NATIONAL BUREAU OF ECONOMIC RESEARCH
NATIONAL BUREAU OF ECONOMIC RESEARCH
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Thuy D. Nguyen

O'Neill School of Public and Environmental Affairs
Indiana University
Bloomington, IN 47401

E-Mail: EmailAddress: hidden: you can email any NBER-related person as first underscore last at nber dot org
Institutional Affiliation: Indiana University Bloomington

NBER Working Papers and Publications

October 2019How do Opioid Prescribing Restrictions Affect Pharmaceutical Promotion? Lessons from the Mandatory Access Prescription Drug Monitoring Programs
with W. David Bradford, Kosali I. Simon: w26356
Prior work considers effects of prescribing restrictions on opioid use but not upstream implications for pharmaceutical marketing activities, despite the inordinate role many believe marketing played in the crisis. Our study proposes a stylized model of pharmaceutical payments and investigates the impact of Mandatory Access Prescription Drug Monitoring Programs (MPDMPs) on opioid-specific commercial promotion directed at physicians. We find that MPDMPs reduce promotion on both extensive and intensive margins. Our results are consistent with economic theory, predicting lower promotional activities when return on investment decreases after state prescribing restrictions, and indicative of MPDMPs' role in affecting opioid use through reduced promotion.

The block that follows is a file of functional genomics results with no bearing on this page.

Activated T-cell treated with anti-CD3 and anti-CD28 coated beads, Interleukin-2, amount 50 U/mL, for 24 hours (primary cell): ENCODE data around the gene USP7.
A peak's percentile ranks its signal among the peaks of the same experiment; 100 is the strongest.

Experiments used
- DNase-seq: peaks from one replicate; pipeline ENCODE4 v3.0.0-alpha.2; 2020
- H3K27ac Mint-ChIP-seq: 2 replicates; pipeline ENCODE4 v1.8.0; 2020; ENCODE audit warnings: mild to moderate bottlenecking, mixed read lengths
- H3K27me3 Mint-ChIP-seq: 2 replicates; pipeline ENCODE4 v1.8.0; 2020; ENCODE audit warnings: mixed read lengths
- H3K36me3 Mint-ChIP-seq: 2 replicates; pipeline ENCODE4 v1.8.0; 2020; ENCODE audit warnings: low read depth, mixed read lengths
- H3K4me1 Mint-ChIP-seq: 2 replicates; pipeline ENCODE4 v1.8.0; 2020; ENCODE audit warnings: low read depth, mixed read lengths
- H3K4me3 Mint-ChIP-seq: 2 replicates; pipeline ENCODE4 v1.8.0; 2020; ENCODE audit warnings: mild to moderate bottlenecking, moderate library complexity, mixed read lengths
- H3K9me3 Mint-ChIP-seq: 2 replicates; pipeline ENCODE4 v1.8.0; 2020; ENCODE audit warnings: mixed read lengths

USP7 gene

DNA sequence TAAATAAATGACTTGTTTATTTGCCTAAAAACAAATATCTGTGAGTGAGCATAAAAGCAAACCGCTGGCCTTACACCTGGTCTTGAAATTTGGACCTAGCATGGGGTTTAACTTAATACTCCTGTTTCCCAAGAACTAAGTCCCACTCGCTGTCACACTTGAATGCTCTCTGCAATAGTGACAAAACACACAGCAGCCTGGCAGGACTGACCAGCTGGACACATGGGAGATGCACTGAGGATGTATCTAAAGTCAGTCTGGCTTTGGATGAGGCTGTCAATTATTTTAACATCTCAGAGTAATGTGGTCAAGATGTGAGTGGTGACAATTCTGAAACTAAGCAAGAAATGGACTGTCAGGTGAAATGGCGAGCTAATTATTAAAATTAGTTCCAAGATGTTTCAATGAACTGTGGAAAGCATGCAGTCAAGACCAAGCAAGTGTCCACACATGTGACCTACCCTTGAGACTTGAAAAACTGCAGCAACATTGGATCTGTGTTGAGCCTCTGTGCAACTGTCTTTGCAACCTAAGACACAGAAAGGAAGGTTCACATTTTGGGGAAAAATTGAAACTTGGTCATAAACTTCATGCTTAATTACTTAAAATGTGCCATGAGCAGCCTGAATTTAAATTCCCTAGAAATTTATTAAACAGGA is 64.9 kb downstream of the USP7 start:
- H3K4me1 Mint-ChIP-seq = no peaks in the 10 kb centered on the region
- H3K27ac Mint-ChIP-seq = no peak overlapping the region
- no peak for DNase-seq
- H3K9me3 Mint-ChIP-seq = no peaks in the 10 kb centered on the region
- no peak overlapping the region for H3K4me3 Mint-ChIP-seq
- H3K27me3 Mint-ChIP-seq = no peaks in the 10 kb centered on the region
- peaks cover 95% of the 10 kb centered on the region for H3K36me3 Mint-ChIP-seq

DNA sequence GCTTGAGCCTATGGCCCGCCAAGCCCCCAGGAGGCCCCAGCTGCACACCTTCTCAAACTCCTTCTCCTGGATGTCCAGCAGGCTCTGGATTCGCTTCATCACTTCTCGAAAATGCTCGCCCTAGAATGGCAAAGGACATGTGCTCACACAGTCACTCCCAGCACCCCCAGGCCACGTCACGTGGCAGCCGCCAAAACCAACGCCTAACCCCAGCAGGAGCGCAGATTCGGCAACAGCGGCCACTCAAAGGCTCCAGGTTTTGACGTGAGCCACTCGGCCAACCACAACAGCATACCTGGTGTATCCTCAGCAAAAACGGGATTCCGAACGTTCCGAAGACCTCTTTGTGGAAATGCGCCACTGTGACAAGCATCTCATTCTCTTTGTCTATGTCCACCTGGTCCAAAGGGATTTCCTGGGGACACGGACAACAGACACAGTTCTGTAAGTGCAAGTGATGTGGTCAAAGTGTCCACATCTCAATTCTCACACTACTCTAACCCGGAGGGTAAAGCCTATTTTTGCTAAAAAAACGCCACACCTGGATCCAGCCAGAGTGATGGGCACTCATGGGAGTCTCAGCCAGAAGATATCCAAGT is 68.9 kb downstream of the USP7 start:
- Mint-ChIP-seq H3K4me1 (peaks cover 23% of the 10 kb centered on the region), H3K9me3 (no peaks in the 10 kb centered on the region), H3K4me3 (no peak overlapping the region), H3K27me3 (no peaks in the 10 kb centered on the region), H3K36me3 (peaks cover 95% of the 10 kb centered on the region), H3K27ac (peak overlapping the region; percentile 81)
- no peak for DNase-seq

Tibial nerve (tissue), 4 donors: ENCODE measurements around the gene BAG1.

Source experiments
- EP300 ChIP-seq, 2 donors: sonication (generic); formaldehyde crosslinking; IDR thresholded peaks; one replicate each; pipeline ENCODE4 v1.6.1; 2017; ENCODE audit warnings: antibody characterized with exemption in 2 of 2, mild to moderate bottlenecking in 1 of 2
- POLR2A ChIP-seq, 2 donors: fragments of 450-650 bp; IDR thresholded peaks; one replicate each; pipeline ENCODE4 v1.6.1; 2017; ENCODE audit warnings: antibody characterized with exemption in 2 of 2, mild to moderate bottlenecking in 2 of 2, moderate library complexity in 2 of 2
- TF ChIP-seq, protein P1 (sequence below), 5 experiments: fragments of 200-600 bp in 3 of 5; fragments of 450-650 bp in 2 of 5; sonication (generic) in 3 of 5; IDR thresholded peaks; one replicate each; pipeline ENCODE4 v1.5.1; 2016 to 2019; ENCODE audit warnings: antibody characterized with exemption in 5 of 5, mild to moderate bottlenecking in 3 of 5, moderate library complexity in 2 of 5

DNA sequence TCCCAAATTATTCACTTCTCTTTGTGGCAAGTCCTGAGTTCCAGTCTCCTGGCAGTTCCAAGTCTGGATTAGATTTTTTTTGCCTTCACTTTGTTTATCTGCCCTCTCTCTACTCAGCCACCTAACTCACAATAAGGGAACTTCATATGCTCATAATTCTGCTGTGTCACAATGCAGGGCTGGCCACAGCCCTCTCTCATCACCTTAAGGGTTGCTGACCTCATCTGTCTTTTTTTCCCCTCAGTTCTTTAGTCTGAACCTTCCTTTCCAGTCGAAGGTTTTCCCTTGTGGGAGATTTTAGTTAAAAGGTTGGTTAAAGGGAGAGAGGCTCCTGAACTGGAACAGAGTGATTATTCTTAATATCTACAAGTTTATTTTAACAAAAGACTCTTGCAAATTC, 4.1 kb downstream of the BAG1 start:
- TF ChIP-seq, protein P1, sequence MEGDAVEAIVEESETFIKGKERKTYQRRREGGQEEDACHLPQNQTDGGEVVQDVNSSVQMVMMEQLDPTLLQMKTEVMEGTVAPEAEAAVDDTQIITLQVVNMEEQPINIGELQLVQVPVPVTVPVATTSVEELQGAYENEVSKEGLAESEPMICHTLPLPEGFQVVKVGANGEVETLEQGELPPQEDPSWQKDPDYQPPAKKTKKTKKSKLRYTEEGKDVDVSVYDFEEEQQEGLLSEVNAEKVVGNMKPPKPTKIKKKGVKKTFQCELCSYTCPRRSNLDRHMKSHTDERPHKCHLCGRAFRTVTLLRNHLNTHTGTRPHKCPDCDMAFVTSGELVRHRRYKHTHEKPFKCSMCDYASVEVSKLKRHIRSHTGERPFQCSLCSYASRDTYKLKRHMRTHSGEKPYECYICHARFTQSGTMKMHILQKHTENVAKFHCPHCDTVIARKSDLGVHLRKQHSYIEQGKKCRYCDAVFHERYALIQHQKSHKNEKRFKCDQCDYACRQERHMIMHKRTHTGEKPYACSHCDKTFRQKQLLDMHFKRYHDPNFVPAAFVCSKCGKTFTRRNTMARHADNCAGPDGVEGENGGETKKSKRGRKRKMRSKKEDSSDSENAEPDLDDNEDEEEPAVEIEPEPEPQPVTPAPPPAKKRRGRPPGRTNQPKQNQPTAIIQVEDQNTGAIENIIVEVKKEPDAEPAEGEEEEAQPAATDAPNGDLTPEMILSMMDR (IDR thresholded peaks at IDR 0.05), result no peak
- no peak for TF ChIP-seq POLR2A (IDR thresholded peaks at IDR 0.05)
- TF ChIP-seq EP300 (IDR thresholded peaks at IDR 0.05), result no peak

June 2019Can Policy Affect Initiation of Addictive Substance Use? Evidence from Opioid Prescribing
with Daniel W. Sacks, Alex Hollingsworth, Kosali I. Simon: w25974
Drug control policy can have unintended consequences by pushing existing users to alternative, possibly more dangerous substances. Policies that target only new users may therefore be especially promising. Using commercial insurance claims data, we provide the first evidence on a set of new policies intended to reduce opioid initiation in the form of limits on initial prescription length. We also provide the first evidence on the impact of must-access prescription drug monitoring programs (MA-PDMPs), laws that do not target new users, on initial opioid use. Although initial limit policies reduce the average length of initial prescriptions, they do so primarily by raising the frequency of short prescriptions, resulting in increases in opioids dispensed to new users. In contrast, we find tha...
 
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